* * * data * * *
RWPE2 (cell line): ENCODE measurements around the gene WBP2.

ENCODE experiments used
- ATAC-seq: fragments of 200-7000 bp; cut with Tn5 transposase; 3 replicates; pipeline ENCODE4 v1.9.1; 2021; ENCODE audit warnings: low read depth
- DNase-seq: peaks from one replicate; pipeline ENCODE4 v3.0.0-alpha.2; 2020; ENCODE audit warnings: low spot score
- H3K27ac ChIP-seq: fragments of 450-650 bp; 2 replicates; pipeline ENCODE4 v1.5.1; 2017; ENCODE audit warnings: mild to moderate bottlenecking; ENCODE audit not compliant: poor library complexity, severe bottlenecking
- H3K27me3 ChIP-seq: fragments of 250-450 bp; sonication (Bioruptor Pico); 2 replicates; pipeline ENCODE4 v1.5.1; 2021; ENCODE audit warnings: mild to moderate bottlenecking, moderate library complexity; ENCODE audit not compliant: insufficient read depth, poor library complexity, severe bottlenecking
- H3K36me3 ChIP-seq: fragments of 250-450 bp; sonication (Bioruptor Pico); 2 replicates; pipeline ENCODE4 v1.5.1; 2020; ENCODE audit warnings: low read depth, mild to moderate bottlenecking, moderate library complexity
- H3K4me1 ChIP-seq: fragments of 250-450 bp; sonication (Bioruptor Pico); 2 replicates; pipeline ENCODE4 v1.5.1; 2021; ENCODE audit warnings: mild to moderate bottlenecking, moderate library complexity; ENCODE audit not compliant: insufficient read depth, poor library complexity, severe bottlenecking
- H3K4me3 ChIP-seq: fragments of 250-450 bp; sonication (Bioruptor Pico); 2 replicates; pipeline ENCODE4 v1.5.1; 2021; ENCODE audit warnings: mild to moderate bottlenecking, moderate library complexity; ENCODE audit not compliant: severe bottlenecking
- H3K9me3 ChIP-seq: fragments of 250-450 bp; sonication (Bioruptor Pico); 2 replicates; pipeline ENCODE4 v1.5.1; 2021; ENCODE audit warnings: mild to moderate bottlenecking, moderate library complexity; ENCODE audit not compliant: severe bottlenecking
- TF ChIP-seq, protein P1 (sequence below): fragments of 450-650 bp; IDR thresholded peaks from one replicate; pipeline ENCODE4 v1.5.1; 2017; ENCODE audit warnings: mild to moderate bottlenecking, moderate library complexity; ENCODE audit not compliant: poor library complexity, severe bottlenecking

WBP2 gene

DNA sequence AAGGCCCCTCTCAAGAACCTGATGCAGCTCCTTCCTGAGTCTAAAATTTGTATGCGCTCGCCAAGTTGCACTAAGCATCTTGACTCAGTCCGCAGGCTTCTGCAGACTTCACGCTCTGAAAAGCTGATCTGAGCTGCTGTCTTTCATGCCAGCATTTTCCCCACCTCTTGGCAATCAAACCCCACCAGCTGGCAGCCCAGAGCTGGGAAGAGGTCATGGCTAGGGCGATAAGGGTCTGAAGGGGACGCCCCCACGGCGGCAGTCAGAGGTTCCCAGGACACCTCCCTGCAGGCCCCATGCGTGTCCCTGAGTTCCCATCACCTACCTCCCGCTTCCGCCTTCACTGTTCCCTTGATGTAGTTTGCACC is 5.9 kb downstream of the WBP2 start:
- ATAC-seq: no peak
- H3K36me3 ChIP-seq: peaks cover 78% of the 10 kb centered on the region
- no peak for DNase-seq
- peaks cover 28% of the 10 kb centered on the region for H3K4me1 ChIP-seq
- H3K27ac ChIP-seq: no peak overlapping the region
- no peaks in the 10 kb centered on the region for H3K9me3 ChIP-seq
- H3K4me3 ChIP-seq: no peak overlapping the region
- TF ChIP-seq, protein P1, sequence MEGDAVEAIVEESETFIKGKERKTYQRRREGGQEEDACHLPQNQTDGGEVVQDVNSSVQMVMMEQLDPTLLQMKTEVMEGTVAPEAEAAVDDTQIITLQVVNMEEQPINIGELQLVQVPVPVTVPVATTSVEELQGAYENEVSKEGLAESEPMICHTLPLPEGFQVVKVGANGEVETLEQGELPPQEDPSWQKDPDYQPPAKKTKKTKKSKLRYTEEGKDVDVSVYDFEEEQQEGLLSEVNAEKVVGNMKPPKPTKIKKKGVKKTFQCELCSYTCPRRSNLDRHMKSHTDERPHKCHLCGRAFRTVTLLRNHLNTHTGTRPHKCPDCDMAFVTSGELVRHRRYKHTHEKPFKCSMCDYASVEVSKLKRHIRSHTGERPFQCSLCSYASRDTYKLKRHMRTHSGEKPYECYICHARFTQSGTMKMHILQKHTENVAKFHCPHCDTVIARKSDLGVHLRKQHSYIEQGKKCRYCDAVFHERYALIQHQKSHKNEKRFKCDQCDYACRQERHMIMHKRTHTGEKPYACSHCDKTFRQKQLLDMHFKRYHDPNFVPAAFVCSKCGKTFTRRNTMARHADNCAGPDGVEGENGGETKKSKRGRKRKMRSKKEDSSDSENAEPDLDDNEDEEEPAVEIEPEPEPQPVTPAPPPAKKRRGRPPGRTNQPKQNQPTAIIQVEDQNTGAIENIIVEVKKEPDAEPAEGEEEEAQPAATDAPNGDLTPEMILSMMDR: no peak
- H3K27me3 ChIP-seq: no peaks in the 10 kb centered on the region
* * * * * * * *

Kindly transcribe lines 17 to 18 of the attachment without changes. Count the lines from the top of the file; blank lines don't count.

- peaks cover 28% of the 10 kb centered on the region for H3K4me1 ChIP-seq
- H3K27ac ChIP-seq: no peak overlapping the region